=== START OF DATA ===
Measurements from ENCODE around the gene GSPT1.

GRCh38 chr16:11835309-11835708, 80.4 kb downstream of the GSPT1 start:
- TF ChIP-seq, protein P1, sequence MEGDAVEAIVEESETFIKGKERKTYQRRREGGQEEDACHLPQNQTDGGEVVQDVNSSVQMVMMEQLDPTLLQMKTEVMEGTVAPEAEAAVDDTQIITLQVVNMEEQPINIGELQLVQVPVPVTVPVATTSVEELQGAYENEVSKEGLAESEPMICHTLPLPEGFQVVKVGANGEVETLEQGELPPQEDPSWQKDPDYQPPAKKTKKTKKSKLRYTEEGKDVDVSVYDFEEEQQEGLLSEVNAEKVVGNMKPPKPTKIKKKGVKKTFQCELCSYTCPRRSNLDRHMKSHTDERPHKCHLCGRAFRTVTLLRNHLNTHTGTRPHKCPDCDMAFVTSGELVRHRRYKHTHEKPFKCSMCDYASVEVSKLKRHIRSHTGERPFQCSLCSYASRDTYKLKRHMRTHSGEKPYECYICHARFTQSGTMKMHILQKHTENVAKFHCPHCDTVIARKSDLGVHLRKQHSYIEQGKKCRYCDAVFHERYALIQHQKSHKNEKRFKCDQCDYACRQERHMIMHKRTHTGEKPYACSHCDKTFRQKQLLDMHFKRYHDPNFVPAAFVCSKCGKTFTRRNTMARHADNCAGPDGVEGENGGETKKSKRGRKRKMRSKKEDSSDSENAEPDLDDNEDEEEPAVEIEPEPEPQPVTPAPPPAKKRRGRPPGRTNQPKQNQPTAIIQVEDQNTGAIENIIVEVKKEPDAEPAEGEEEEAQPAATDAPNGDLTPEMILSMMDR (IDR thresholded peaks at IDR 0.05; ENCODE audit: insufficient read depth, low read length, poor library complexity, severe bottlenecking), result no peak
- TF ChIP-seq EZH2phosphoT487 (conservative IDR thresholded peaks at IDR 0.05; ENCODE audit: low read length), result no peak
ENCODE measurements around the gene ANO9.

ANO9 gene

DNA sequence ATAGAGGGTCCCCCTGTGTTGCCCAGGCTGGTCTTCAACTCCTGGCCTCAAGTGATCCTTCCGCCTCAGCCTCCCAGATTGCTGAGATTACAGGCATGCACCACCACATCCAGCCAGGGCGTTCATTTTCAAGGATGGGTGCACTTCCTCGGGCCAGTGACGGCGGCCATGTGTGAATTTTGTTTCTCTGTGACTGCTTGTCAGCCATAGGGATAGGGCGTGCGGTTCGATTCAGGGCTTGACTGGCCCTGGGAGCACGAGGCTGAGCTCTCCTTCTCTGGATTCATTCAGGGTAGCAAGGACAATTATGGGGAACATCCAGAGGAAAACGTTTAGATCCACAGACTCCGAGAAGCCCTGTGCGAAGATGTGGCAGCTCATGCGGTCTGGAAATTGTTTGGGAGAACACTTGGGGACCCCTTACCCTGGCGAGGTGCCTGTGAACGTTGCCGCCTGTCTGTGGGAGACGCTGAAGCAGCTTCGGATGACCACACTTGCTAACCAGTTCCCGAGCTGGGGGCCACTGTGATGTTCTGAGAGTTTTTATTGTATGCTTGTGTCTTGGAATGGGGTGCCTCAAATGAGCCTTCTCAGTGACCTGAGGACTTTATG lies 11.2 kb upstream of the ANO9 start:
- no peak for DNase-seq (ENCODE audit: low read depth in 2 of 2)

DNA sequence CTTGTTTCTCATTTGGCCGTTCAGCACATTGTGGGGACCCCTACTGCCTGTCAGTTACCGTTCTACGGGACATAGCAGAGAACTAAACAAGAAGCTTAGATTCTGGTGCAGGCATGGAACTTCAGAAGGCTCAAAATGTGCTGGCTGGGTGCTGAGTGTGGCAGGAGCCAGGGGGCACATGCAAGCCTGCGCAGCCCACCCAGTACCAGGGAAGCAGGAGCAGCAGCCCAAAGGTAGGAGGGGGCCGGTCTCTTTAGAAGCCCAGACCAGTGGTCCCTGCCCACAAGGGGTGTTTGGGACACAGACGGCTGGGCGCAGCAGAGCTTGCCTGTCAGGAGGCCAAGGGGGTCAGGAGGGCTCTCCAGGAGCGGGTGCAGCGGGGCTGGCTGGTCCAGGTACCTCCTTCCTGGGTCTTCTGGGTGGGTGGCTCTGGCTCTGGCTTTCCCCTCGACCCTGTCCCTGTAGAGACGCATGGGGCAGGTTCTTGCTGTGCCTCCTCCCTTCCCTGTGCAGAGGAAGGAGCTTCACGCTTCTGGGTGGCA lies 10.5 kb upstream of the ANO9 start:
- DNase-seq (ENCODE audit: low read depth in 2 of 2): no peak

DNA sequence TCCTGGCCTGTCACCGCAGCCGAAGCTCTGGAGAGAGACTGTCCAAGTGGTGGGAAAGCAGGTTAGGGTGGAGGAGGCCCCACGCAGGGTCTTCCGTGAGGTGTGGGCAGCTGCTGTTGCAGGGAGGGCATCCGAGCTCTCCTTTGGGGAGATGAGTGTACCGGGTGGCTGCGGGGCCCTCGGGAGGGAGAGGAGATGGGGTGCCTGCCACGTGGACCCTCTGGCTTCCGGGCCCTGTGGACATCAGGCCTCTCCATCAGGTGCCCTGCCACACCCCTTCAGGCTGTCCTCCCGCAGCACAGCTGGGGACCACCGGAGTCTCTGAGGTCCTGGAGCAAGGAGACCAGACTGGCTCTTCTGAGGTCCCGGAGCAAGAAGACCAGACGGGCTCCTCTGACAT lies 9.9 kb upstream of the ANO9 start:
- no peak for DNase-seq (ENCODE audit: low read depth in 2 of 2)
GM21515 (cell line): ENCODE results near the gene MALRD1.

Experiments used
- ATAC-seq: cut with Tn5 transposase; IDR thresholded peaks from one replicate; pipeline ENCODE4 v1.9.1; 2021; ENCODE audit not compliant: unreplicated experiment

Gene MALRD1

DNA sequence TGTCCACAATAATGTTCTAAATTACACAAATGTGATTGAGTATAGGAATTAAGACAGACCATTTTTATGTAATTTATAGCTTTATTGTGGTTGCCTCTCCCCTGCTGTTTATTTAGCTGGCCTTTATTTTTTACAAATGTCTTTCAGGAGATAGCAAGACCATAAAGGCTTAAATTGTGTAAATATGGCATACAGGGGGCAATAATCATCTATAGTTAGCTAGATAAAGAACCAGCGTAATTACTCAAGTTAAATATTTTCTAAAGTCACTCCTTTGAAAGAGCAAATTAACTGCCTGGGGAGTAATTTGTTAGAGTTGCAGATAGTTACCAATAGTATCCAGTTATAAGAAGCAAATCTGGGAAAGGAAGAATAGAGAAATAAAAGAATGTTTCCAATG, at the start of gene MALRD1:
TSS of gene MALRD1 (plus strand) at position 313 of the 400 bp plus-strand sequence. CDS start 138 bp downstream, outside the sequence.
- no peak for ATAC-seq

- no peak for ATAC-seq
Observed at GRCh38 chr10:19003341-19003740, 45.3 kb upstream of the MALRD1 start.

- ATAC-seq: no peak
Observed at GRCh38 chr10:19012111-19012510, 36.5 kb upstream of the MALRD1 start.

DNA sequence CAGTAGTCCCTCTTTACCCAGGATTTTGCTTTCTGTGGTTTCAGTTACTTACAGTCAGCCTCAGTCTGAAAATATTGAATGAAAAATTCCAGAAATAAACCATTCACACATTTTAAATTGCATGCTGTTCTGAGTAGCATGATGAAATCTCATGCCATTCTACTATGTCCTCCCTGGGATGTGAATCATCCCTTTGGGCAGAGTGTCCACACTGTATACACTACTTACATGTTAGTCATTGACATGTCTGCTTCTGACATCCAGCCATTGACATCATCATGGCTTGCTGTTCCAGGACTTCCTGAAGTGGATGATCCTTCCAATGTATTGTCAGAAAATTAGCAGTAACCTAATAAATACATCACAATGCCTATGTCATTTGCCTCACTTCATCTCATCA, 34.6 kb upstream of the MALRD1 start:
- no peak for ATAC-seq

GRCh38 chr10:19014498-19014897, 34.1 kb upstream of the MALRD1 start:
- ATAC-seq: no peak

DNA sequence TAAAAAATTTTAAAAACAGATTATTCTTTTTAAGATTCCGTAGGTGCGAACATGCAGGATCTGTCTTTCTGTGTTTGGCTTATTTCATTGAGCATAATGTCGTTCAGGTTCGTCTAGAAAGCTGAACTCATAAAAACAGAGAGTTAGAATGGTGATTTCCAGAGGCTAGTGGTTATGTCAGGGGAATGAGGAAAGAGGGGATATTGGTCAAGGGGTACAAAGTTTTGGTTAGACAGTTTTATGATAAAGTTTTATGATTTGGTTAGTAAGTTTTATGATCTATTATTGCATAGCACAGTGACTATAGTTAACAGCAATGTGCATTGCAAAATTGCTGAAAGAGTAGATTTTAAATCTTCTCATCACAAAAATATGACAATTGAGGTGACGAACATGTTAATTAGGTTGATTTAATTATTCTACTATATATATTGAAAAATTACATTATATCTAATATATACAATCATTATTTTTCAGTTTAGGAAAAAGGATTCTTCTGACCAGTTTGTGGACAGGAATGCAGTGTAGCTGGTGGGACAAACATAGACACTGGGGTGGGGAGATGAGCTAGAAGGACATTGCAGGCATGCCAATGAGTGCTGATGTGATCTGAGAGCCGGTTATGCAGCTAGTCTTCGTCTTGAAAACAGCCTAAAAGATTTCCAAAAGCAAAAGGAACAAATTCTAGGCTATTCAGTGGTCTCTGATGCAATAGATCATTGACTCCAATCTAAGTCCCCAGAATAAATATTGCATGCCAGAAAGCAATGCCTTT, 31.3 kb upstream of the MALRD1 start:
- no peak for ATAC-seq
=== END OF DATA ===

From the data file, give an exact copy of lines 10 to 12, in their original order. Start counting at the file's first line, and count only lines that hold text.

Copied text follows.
- DNase-seq (ENCODE audit: low read depth in 2 of 2): no peak

DNA sequence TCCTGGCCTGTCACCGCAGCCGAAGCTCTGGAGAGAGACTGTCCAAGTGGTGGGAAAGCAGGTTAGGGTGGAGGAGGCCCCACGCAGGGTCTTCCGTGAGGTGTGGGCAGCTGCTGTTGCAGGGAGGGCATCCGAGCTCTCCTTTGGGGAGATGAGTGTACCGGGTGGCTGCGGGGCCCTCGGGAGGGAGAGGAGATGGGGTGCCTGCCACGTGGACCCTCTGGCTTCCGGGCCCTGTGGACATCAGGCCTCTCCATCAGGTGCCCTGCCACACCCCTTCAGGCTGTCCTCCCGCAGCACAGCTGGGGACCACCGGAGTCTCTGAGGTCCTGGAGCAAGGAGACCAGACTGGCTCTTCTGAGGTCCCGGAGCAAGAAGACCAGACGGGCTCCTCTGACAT lies 9.9 kb upstream of the ANO9 start:
- no peak for DNase-seq (ENCODE audit: low read depth in 2 of 2)